How to shrink your tax bill

TAXING TIMES: What can you do to pay less tax without earning yourself a stomach-churning "please explain" from the taxman?
TAXING TIMES: What can you do to pay less tax without earning yourself a stomach-churning "please explain" from the taxman?

When British comedian Jimmy Carr was recently found to be paying as little as 1 per cent of his earnings in tax through a legal avoidance scheme, no-one was laughing.

Amidst the inevitable furore of finger-pointing and moralising, even UK Prime Minister David Cameron weighed in to condemn Carr's actions as "morally wrong".

Our own Inland Revenue Department is similarly unamused by the chicanery of New Zealand's artful dodgers, arguing all New Zealanders are disadvantaged when individuals and business don't pay what they owe or claim more than they should.

But in a sense, moral arguments are irrelevant anyway. If you think tax is little more than legalised theft, see how far the strength of your libertarian convictions take you in court.

The difference between tax avoidance and tax evasion, as the former UK Chancellor of the Exchequer once said, is the thickness of a prison wall.

With that level of ambiguity in mind, we'll stick to strategies here to minimise your tax bill that adhere to both the letter and the spirit of the law.

So what can you do to pay less tax without earning yourself a stomach-churning "please explain" from the taxman?

If you're a slave to the wage, the answer is not much, says JMV Chartered Accountants director David Stacey.  "Your normal guy on a salary, generally they don't lodge a tax return."

It's all automatic. But to claw back all the tax credits you're entitled to, you still need your wits about you.

If you have an annual income between $24,000 and $48,000 for the tax year and don't receive a benefit or super, you qualify for an independent earner credit.

Employees who have chosen the correct tax code get it factored in automatically, but if you're a contractor or self-employed make sure to tick the box on your IR3 form.

Earn less than $9880? This is the last year you'll be able to claim a credit, available for every week that you were in paid work for 20 hours or more.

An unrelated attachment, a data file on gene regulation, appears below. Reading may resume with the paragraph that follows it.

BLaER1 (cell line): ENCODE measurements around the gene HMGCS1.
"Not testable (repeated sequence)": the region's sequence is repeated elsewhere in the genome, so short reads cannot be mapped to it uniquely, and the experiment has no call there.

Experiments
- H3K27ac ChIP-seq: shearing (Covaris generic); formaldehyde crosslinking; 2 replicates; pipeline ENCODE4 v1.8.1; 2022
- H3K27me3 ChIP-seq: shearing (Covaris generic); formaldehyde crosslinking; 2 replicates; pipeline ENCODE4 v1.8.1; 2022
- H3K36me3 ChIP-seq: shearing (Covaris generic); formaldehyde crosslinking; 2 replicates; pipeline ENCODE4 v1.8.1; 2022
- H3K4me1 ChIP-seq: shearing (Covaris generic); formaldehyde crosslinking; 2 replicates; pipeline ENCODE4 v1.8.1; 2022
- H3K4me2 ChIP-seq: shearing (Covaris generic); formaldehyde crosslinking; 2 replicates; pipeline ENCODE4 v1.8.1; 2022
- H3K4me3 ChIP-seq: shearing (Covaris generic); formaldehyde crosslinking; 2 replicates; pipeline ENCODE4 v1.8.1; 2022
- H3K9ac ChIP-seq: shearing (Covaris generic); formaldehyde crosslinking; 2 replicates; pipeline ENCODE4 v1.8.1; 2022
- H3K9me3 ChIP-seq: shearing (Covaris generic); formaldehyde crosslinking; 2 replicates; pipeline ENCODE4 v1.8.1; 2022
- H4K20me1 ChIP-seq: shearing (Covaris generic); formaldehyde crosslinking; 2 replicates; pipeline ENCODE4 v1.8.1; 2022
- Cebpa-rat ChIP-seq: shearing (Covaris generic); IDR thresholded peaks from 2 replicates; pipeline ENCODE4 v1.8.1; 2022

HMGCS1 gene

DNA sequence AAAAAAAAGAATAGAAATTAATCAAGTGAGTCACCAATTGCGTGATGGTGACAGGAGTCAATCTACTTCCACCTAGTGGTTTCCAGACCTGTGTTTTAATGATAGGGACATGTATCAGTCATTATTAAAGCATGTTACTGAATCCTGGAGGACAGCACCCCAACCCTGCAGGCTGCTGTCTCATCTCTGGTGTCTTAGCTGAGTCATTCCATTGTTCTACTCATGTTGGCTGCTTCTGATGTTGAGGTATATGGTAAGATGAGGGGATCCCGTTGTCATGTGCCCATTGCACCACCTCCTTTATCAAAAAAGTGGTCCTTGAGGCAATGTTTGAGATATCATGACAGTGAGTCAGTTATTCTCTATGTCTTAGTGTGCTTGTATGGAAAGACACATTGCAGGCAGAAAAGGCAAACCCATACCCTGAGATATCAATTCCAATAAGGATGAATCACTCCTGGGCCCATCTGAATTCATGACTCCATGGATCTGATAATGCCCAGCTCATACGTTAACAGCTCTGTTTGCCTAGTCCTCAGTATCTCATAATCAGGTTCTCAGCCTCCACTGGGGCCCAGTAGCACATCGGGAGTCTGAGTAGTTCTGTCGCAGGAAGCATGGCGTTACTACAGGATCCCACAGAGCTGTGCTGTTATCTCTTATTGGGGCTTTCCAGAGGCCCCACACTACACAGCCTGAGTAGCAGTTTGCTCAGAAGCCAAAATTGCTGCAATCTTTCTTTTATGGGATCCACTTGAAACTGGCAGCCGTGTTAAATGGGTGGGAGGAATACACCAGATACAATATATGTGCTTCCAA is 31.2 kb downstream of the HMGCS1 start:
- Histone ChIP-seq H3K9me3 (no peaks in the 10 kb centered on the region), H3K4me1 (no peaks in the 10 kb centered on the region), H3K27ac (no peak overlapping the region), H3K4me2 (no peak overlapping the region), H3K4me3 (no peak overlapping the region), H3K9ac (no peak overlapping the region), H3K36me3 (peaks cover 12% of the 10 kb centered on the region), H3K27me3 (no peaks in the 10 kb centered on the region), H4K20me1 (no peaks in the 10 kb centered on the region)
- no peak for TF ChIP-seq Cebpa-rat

Then there's a tax credit for children, perhaps intended to slowly acclimatise them to the joys of taxation. Those under 18 are eligible while they're still at school, but only provided they fill out the IR3 form correctly.

And not everything happens automatically.

Do you get a warm glow from supporting the underpriviledged? You'll feel even rosier once you claim a third of it back as a tax credit.

Every donation over $5 applies, including the donation part of any annual school fees if you're a parent, but you have to hold on to the receipts and send them in with an IR526 claim form, available here: 

If you're kicking yourself for not getting a kickback earlier, you can also apply retrospectively as far back as 2000.

Stacey points out a couple of other tax-savers. If you use an accountant or agency, the fee they charge is deductible, as are the premiums for income protection insurance.

But that's small change, and probably won't apply to many. The real opportunities arise for the self-employed, owners of the estimated 460,000 small businesses throughout the country.

"Totally different kettle of fish," says Stacey.

"If they've got a little business on the side, they'll be able to claim a home office, petrol, motor vehicle expenses, cellphone, possibly internet as well."

Claiming as many expenses as you're fairly entitled to decreases your net income, effectively reducing how much you're going to be paying tax on.

The big saver is the deduction on a proportion of your rent for your office space, or for home owners, your rates, mortgage interest and insurance.

The full scope of the entitlements are too voluminous to cover in depth, but you can trawl through them here: